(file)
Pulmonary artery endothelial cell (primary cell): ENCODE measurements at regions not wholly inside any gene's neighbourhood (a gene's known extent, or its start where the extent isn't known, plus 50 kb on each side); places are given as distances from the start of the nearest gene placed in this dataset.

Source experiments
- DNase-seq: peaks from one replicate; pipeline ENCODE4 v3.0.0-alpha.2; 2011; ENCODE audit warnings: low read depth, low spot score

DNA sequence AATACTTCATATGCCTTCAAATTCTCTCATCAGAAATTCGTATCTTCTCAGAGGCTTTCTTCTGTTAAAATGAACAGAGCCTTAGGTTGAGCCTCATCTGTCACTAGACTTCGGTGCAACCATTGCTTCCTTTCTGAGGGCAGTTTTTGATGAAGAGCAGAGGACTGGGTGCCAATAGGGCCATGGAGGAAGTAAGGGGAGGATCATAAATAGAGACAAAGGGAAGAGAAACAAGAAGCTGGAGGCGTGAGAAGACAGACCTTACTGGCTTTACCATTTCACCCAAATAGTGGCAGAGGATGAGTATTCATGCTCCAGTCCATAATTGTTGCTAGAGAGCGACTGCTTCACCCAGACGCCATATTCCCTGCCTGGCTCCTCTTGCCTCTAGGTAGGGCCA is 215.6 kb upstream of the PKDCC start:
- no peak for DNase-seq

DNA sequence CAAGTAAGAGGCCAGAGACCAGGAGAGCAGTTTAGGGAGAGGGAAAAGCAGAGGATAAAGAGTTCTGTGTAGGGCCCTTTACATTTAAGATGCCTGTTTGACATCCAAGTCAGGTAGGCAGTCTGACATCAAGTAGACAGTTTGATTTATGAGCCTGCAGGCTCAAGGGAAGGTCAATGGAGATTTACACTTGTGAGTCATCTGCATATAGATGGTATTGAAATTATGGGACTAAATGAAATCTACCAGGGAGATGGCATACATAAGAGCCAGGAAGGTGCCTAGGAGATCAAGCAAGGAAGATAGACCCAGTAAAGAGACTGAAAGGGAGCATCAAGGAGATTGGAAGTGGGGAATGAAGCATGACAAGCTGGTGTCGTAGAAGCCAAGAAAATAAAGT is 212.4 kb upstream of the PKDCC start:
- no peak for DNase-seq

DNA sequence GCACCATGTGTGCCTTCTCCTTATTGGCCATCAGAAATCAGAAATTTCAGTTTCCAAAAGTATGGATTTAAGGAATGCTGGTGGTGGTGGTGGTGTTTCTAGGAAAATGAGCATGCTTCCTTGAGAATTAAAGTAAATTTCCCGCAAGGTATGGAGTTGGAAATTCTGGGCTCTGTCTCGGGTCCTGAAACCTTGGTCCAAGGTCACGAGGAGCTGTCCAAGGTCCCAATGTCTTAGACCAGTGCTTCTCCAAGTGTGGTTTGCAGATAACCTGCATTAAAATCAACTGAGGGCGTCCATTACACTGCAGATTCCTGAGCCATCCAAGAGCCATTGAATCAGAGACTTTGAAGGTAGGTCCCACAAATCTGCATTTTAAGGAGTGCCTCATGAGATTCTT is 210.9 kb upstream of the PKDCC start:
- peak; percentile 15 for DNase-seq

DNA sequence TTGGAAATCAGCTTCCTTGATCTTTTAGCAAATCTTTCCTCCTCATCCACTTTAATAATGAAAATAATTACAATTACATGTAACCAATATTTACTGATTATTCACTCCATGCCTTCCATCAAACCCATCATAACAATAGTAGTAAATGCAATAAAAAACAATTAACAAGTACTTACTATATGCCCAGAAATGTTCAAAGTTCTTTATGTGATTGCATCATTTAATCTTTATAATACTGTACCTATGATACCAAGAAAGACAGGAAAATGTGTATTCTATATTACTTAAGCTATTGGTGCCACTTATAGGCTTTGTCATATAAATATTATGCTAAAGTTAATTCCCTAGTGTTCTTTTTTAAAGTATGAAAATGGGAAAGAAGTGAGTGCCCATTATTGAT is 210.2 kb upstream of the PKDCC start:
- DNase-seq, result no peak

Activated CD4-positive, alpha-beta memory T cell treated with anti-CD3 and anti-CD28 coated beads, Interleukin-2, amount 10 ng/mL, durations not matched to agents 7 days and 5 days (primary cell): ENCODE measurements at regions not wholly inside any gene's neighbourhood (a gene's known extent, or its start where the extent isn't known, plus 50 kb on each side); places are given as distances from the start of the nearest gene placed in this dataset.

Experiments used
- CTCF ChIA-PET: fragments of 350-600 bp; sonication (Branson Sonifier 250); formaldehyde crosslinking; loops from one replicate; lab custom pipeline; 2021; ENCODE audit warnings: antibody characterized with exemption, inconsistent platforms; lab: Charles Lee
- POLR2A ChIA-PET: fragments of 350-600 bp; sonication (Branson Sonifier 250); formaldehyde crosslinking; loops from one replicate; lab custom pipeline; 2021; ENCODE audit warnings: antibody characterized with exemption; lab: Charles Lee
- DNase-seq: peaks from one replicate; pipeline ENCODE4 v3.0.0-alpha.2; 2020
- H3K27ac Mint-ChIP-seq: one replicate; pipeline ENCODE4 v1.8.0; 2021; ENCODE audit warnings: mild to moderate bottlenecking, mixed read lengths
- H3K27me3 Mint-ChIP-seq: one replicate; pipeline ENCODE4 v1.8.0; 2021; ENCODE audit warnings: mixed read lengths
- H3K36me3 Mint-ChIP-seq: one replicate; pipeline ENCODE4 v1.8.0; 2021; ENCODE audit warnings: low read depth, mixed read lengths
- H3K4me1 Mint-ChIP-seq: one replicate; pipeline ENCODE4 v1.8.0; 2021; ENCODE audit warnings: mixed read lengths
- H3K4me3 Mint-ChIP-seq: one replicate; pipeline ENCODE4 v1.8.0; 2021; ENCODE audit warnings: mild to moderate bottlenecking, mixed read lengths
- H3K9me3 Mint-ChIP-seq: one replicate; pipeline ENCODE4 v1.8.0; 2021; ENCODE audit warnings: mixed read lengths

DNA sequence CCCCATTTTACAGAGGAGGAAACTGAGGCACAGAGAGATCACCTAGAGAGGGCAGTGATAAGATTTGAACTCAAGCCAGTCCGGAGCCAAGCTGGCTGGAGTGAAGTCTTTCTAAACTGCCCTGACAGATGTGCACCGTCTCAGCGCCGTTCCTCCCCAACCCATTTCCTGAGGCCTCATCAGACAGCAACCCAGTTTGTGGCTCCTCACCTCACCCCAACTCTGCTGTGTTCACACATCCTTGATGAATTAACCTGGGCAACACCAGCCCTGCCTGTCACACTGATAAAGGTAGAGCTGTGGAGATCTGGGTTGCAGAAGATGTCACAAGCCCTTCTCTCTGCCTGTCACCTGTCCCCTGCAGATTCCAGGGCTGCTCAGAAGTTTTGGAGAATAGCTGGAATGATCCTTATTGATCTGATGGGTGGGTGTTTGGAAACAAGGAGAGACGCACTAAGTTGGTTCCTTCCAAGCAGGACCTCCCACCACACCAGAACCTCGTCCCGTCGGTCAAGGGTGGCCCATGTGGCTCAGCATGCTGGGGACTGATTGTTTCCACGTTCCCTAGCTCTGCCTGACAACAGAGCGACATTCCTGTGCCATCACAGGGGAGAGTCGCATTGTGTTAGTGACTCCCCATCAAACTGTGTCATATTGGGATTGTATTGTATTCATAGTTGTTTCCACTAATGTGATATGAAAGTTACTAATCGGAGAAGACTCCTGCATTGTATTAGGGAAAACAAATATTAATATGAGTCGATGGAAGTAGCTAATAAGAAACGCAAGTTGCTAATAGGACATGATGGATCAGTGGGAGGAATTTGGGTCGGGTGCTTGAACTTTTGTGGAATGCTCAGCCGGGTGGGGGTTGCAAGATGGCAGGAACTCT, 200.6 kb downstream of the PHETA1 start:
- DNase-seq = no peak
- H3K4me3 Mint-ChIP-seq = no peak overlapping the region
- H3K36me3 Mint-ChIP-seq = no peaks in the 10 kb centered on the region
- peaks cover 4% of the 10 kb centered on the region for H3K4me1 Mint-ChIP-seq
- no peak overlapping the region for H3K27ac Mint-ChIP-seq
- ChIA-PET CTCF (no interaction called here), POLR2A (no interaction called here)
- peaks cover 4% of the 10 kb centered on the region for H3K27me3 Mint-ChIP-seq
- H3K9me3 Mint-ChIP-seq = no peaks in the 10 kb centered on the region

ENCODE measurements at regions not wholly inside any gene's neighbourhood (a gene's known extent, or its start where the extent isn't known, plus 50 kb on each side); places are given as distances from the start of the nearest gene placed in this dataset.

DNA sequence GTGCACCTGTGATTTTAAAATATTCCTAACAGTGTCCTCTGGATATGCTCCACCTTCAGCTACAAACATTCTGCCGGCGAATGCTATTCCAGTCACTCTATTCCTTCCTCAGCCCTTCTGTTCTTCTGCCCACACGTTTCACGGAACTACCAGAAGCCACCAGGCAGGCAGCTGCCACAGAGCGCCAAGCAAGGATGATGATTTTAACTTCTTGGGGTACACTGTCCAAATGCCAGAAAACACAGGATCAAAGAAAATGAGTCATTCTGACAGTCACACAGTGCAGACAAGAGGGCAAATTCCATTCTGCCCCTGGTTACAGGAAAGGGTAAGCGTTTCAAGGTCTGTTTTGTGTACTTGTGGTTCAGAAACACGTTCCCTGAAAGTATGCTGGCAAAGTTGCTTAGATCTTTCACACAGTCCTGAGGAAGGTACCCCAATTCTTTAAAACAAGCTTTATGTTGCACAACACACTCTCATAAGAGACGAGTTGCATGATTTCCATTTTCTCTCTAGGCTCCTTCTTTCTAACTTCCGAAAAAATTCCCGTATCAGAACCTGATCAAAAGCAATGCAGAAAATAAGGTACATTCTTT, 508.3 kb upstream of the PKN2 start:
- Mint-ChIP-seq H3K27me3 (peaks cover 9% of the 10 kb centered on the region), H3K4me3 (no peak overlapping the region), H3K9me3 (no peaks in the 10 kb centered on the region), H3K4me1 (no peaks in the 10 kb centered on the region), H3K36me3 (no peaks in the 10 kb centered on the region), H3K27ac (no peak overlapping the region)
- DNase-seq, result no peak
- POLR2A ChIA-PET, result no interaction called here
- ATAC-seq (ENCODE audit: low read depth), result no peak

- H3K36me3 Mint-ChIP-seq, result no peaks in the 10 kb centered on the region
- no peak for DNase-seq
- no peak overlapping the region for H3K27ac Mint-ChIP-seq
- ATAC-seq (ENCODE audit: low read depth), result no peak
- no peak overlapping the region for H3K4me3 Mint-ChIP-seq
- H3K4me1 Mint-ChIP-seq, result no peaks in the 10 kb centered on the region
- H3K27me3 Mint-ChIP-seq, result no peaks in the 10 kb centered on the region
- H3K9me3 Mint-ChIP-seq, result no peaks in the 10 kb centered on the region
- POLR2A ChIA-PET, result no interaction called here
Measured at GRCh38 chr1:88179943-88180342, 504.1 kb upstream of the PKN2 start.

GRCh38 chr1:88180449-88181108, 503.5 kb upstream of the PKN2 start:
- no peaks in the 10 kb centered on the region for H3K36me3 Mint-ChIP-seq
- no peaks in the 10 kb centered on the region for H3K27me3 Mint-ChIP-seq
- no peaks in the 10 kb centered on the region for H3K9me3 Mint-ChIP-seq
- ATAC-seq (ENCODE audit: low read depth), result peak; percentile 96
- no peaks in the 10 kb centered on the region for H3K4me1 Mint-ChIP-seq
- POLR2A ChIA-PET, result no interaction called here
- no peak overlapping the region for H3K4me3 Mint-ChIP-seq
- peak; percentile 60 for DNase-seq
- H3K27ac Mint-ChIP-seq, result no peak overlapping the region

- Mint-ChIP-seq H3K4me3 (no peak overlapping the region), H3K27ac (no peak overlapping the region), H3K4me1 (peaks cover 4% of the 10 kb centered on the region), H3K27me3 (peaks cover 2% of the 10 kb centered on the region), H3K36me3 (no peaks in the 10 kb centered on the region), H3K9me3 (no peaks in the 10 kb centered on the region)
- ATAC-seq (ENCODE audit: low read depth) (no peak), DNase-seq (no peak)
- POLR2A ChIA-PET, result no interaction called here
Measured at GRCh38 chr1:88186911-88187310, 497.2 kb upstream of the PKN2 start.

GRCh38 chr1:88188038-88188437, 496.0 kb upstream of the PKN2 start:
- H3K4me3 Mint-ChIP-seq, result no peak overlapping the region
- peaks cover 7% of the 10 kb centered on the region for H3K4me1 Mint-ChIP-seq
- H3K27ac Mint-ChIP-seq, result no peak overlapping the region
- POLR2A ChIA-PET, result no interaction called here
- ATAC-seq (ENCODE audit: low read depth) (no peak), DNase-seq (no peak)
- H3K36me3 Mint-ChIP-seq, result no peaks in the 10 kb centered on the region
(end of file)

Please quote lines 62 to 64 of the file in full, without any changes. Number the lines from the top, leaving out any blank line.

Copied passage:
GRCh38 chr1:88188038-88188437, 496.0 kb upstream of the PKN2 start:
- H3K4me3 Mint-ChIP-seq, result no peak overlapping the region
- peaks cover 7% of the 10 kb centered on the region for H3K4me1 Mint-ChIP-seq